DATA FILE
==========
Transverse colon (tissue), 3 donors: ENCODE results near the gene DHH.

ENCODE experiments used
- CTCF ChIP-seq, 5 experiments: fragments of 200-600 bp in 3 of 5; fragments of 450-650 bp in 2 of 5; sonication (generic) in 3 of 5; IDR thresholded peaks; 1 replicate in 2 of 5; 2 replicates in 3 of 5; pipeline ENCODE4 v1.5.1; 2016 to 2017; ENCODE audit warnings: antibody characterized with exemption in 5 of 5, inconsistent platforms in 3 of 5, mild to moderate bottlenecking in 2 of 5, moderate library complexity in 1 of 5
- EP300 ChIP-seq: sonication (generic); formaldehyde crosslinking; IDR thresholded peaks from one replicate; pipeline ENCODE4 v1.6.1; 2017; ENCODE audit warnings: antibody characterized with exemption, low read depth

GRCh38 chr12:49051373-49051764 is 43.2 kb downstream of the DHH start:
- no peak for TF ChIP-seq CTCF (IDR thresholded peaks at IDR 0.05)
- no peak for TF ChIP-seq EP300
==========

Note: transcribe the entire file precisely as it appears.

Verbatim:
Transverse colon (tissue), 3 donors: ENCODE results near the gene DHH.

ENCODE experiments used
- CTCF ChIP-seq, 5 experiments: fragments of 200-600 bp in 3 of 5; fragments of 450-650 bp in 2 of 5; sonication (generic) in 3 of 5; IDR thresholded peaks; 1 replicate in 2 of 5; 2 replicates in 3 of 5; pipeline ENCODE4 v1.5.1; 2016 to 2017; ENCODE audit warnings: antibody characterized with exemption in 5 of 5, inconsistent platforms in 3 of 5, mild to moderate bottlenecking in 2 of 5, moderate library complexity in 1 of 5
- EP300 ChIP-seq: sonication (generic); formaldehyde crosslinking; IDR thresholded peaks from one replicate; pipeline ENCODE4 v1.6.1; 2017; ENCODE audit warnings: antibody characterized with exemption, low read depth

GRCh38 chr12:49051373-49051764 is 43.2 kb downstream of the DHH start:
- no peak for TF ChIP-seq CTCF (IDR thresholded peaks at IDR 0.05)
- no peak for TF ChIP-seq EP300